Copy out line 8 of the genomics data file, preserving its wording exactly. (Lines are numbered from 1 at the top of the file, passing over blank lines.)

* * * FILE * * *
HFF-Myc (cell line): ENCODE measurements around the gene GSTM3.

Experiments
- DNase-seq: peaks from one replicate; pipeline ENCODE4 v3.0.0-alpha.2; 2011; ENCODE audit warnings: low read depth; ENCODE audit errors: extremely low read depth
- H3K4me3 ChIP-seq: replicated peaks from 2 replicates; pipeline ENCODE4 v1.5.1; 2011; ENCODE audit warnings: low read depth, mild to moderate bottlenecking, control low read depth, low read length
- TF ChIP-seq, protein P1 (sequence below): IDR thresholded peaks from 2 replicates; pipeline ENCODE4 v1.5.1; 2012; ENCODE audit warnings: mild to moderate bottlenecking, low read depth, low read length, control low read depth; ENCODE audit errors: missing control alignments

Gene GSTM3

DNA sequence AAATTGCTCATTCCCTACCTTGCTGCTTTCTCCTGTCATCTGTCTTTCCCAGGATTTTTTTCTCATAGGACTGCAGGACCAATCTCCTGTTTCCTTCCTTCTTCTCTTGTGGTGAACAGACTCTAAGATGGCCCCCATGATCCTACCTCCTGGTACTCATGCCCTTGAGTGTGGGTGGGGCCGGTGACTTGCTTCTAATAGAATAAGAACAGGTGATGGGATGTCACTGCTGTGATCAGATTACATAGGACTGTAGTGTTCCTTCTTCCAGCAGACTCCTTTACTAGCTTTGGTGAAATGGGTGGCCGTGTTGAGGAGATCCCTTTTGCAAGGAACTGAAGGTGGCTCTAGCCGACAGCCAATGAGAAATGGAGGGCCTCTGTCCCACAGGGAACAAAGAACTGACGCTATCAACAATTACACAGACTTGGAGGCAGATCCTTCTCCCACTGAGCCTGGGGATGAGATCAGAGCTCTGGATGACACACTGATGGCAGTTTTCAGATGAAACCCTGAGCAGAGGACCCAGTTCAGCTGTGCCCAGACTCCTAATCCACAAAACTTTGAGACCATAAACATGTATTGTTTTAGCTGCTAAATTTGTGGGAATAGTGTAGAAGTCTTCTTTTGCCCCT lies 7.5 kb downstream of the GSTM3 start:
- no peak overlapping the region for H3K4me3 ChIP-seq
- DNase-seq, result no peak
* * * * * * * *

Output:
- no peak overlapping the region for H3K4me3 ChIP-seq